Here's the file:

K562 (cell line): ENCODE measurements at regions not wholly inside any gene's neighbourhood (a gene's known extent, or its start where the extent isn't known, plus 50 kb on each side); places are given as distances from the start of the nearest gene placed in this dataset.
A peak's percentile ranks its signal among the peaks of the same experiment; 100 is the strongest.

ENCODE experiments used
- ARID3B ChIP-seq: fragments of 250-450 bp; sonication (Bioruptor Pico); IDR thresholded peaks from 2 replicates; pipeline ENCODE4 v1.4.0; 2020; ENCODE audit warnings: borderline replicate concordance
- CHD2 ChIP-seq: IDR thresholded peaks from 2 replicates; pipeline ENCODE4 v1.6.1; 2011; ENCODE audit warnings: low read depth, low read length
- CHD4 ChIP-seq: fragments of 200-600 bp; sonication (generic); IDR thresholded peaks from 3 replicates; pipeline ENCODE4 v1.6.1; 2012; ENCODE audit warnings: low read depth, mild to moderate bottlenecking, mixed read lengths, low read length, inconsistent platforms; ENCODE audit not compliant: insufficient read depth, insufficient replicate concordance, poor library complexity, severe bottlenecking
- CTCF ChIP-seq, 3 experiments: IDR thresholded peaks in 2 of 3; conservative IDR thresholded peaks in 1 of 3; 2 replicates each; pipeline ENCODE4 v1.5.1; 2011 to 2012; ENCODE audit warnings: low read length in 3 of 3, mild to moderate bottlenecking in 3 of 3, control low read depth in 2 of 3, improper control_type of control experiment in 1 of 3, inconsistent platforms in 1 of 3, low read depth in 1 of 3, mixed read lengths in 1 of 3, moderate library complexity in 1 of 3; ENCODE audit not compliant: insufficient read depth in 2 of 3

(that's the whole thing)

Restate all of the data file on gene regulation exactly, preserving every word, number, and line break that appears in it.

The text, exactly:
K562 (cell line): ENCODE measurements at regions not wholly inside any gene's neighbourhood (a gene's known extent, or its start where the extent isn't known, plus 50 kb on each side); places are given as distances from the start of the nearest gene placed in this dataset.
A peak's percentile ranks its signal among the peaks of the same experiment; 100 is the strongest.

ENCODE experiments used
- ARID3B ChIP-seq: fragments of 250-450 bp; sonication (Bioruptor Pico); IDR thresholded peaks from 2 replicates; pipeline ENCODE4 v1.4.0; 2020; ENCODE audit warnings: borderline replicate concordance
- CHD2 ChIP-seq: IDR thresholded peaks from 2 replicates; pipeline ENCODE4 v1.6.1; 2011; ENCODE audit warnings: low read depth, low read length
- CHD4 ChIP-seq: fragments of 200-600 bp; sonication (generic); IDR thresholded peaks from 3 replicates; pipeline ENCODE4 v1.6.1; 2012; ENCODE audit warnings: low read depth, mild to moderate bottlenecking, mixed read lengths, low read length, inconsistent platforms; ENCODE audit not compliant: insufficient read depth, insufficient replicate concordance, poor library complexity, severe bottlenecking
- CTCF ChIP-seq, 3 experiments: IDR thresholded peaks in 2 of 3; conservative IDR thresholded peaks in 1 of 3; 2 replicates each; pipeline ENCODE4 v1.5.1; 2011 to 2012; ENCODE audit warnings: low read length in 3 of 3, mild to moderate bottlenecking in 3 of 3, control low read depth in 2 of 3, improper control_type of control experiment in 1 of 3, inconsistent platforms in 1 of 3, low read depth in 1 of 3, mixed read lengths in 1 of 3, moderate library complexity in 1 of 3; ENCODE audit not compliant: insufficient read depth in 2 of 3